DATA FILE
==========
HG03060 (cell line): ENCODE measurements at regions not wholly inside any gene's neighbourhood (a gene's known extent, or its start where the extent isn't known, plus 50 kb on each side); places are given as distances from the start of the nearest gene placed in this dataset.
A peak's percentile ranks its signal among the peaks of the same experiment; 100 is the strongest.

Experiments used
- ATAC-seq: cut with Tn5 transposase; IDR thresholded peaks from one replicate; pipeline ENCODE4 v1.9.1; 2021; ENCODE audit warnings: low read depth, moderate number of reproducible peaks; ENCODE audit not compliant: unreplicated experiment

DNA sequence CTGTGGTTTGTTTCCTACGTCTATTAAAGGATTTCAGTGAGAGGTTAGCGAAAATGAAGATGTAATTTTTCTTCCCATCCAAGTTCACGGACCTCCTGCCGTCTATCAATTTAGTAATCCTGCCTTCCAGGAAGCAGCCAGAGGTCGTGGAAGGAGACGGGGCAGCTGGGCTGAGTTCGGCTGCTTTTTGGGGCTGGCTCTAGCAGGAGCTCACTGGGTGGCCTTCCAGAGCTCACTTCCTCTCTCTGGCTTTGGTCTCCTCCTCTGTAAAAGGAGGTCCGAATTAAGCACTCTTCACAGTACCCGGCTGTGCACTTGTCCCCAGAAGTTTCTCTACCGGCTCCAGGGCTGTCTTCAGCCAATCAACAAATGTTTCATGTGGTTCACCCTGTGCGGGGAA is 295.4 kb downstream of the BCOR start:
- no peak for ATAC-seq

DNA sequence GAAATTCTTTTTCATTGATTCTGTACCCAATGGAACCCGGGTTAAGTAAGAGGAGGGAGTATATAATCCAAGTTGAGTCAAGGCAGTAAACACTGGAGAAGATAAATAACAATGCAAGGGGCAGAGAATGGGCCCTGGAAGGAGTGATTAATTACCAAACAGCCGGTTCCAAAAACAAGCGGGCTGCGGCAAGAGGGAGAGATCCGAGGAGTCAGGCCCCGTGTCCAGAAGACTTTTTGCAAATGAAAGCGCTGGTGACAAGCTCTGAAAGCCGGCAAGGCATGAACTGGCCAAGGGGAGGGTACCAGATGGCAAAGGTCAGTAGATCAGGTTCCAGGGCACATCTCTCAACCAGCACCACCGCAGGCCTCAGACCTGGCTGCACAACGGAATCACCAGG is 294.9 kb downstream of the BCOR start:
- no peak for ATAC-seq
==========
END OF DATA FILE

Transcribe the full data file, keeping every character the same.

HG03060 (cell line): ENCODE measurements at regions not wholly inside any gene's neighbourhood (a gene's known extent, or its start where the extent isn't known, plus 50 kb on each side); places are given as distances from the start of the nearest gene placed in this dataset.
A peak's percentile ranks its signal among the peaks of the same experiment; 100 is the strongest.

Experiments used
- ATAC-seq: cut with Tn5 transposase; IDR thresholded peaks from one replicate; pipeline ENCODE4 v1.9.1; 2021; ENCODE audit warnings: low read depth, moderate number of reproducible peaks; ENCODE audit not compliant: unreplicated experiment

DNA sequence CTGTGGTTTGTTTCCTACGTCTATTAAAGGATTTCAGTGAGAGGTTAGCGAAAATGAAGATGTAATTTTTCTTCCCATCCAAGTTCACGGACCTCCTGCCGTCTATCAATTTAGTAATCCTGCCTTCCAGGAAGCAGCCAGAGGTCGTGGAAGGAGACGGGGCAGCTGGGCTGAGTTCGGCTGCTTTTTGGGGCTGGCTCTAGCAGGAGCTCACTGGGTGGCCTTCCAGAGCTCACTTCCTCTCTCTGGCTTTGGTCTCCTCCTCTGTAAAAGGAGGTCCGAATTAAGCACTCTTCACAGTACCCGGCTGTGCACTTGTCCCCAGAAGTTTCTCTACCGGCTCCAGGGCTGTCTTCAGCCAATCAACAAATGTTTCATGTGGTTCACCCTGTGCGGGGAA is 295.4 kb downstream of the BCOR start:
- no peak for ATAC-seq

DNA sequence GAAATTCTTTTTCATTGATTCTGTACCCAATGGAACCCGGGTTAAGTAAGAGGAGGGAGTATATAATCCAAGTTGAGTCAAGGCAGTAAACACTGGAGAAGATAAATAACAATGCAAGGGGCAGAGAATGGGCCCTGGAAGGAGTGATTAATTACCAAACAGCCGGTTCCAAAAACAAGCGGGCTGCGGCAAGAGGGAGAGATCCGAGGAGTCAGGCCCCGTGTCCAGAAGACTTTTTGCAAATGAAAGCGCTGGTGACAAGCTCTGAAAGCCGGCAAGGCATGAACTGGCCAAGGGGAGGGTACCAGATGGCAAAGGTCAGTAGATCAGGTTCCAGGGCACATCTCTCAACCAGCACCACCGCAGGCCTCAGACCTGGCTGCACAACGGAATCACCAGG is 294.9 kb downstream of the BCOR start:
- no peak for ATAC-seq